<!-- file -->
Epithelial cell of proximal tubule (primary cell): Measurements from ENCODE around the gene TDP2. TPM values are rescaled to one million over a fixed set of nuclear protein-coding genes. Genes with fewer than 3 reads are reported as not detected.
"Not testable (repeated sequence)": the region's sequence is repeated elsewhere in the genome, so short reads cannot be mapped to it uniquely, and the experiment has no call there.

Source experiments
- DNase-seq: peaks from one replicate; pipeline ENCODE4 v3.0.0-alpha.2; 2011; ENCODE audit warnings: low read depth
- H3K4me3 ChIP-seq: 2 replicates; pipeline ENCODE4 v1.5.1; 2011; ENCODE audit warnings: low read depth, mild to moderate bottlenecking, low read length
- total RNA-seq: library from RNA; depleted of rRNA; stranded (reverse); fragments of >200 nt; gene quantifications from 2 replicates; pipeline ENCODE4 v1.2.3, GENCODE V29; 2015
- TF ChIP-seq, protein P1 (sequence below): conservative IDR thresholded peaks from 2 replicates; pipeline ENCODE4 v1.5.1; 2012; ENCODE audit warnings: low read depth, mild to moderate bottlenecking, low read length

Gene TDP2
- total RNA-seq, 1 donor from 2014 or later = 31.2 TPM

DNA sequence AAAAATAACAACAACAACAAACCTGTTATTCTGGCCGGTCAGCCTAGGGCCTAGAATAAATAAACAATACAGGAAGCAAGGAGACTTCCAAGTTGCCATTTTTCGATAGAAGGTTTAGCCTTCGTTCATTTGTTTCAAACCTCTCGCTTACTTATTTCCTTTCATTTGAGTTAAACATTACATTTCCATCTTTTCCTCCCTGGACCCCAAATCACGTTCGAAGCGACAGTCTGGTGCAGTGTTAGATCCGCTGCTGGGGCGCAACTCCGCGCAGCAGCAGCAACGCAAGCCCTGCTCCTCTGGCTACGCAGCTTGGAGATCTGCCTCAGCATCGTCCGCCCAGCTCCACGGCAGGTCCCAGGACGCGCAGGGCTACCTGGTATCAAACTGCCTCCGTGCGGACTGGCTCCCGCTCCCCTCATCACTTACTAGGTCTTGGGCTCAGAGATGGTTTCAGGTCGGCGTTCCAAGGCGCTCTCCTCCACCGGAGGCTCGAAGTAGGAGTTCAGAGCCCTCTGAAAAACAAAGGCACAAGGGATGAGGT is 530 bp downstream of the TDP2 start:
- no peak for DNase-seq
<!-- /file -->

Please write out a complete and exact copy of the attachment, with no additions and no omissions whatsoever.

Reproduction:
Epithelial cell of proximal tubule (primary cell): Measurements from ENCODE around the gene TDP2. TPM values are rescaled to one million over a fixed set of nuclear protein-coding genes. Genes with fewer than 3 reads are reported as not detected.
"Not testable (repeated sequence)": the region's sequence is repeated elsewhere in the genome, so short reads cannot be mapped to it uniquely, and the experiment has no call there.

Source experiments
- DNase-seq: peaks from one replicate; pipeline ENCODE4 v3.0.0-alpha.2; 2011; ENCODE audit warnings: low read depth
- H3K4me3 ChIP-seq: 2 replicates; pipeline ENCODE4 v1.5.1; 2011; ENCODE audit warnings: low read depth, mild to moderate bottlenecking, low read length
- total RNA-seq: library from RNA; depleted of rRNA; stranded (reverse); fragments of >200 nt; gene quantifications from 2 replicates; pipeline ENCODE4 v1.2.3, GENCODE V29; 2015
- TF ChIP-seq, protein P1 (sequence below): conservative IDR thresholded peaks from 2 replicates; pipeline ENCODE4 v1.5.1; 2012; ENCODE audit warnings: low read depth, mild to moderate bottlenecking, low read length

Gene TDP2
- total RNA-seq, 1 donor from 2014 or later = 31.2 TPM

DNA sequence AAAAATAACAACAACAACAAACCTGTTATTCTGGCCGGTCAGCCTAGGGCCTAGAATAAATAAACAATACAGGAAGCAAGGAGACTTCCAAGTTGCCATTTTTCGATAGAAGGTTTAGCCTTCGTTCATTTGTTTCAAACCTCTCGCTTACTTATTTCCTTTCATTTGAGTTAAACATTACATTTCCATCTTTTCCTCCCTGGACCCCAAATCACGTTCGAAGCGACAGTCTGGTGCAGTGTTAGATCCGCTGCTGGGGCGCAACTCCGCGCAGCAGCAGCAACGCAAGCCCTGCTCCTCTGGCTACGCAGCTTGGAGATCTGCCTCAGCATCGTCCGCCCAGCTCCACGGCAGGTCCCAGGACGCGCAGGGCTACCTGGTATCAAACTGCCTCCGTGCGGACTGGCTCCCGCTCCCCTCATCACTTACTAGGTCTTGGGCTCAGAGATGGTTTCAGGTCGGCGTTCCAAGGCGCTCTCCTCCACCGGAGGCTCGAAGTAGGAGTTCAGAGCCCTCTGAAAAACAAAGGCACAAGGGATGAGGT is 530 bp downstream of the TDP2 start:
- no peak for DNase-seq